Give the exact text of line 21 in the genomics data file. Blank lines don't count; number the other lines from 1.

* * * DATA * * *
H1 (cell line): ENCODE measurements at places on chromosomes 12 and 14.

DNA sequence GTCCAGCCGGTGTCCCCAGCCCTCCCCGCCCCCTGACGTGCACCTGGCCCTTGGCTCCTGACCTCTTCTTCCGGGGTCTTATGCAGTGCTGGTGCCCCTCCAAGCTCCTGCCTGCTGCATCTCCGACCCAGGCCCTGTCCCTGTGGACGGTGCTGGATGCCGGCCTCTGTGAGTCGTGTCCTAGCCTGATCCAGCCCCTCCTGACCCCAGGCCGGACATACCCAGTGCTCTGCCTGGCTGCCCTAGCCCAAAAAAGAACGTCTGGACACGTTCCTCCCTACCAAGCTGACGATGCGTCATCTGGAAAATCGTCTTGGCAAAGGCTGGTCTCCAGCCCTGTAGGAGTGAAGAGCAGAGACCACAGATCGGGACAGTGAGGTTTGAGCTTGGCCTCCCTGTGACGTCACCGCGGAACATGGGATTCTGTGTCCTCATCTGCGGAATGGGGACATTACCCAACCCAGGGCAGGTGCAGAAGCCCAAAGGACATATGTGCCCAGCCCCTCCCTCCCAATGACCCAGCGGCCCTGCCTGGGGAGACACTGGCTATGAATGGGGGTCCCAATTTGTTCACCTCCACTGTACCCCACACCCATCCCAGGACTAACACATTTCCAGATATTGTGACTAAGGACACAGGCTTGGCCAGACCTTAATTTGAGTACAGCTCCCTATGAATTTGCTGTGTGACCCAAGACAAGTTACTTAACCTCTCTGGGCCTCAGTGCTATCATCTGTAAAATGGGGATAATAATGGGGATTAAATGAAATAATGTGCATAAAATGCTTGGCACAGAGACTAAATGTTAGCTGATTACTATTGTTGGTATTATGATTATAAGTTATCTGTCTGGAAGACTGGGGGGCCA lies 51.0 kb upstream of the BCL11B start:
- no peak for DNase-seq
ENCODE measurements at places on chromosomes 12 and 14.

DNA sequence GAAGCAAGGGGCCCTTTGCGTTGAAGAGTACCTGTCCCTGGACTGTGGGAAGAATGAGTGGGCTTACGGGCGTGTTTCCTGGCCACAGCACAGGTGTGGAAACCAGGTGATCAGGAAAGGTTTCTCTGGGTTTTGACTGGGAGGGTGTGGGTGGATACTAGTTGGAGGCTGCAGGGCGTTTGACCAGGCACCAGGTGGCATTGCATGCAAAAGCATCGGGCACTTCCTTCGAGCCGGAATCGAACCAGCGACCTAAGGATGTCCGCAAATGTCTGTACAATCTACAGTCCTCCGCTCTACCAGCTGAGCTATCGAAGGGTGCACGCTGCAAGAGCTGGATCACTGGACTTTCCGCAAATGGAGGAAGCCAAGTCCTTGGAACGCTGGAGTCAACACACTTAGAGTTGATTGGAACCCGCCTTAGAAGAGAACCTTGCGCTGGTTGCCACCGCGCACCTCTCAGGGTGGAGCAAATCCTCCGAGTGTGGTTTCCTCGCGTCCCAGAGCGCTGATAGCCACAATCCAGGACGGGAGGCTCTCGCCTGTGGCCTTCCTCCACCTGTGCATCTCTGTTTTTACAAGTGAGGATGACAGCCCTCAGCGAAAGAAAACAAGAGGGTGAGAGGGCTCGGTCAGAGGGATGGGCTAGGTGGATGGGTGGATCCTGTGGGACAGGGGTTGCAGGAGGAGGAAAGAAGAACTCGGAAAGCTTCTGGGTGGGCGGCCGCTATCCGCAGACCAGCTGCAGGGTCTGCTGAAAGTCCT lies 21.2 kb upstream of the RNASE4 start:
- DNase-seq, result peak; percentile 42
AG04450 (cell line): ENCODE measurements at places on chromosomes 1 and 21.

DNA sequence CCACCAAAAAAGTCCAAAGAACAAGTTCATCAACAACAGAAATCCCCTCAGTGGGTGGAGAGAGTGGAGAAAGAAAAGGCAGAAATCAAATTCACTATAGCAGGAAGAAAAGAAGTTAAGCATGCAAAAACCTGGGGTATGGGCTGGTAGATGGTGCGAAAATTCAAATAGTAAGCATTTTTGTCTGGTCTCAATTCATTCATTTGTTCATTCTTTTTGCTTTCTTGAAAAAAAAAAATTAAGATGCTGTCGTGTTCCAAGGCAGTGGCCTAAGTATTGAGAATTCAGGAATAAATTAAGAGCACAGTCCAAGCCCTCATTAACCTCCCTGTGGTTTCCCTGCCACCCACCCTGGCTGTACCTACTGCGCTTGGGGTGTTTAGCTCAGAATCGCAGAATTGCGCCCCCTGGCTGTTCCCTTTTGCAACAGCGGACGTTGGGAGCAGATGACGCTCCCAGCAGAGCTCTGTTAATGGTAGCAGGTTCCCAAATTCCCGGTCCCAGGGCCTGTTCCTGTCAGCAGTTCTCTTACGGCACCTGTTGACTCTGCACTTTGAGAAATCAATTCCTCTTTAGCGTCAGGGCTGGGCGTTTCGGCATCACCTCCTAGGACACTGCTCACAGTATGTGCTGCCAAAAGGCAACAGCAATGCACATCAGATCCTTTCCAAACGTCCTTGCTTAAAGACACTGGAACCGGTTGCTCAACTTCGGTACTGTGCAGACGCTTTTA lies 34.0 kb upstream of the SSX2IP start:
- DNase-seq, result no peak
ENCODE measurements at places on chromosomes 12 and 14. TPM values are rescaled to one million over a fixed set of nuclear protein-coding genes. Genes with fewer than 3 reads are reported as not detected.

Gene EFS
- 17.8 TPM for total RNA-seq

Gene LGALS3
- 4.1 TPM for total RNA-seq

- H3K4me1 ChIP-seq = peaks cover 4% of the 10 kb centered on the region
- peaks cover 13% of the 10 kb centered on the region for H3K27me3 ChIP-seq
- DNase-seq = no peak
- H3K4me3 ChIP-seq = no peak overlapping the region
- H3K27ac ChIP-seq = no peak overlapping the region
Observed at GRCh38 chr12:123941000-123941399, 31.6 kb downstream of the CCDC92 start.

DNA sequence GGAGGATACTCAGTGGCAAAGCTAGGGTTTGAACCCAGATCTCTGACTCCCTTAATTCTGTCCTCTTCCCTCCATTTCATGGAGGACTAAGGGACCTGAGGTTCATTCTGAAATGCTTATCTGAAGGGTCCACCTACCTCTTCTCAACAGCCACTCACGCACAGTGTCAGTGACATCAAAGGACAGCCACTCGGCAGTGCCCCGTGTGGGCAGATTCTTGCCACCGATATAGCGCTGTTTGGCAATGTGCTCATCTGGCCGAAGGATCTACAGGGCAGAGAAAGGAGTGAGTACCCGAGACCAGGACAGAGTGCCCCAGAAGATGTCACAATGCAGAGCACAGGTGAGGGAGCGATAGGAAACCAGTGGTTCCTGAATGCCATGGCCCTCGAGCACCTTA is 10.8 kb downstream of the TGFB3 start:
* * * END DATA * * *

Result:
DNA sequence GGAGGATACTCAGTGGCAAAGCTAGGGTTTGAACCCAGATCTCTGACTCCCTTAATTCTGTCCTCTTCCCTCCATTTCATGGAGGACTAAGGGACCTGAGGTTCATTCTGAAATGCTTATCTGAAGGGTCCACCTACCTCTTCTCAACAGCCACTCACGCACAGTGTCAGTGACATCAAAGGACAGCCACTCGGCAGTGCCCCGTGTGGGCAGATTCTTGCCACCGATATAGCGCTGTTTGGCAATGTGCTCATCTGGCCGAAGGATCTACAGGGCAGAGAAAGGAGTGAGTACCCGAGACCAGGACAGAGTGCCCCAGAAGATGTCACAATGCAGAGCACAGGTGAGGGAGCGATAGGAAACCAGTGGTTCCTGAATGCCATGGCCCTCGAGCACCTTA is 10.8 kb downstream of the TGFB3 start: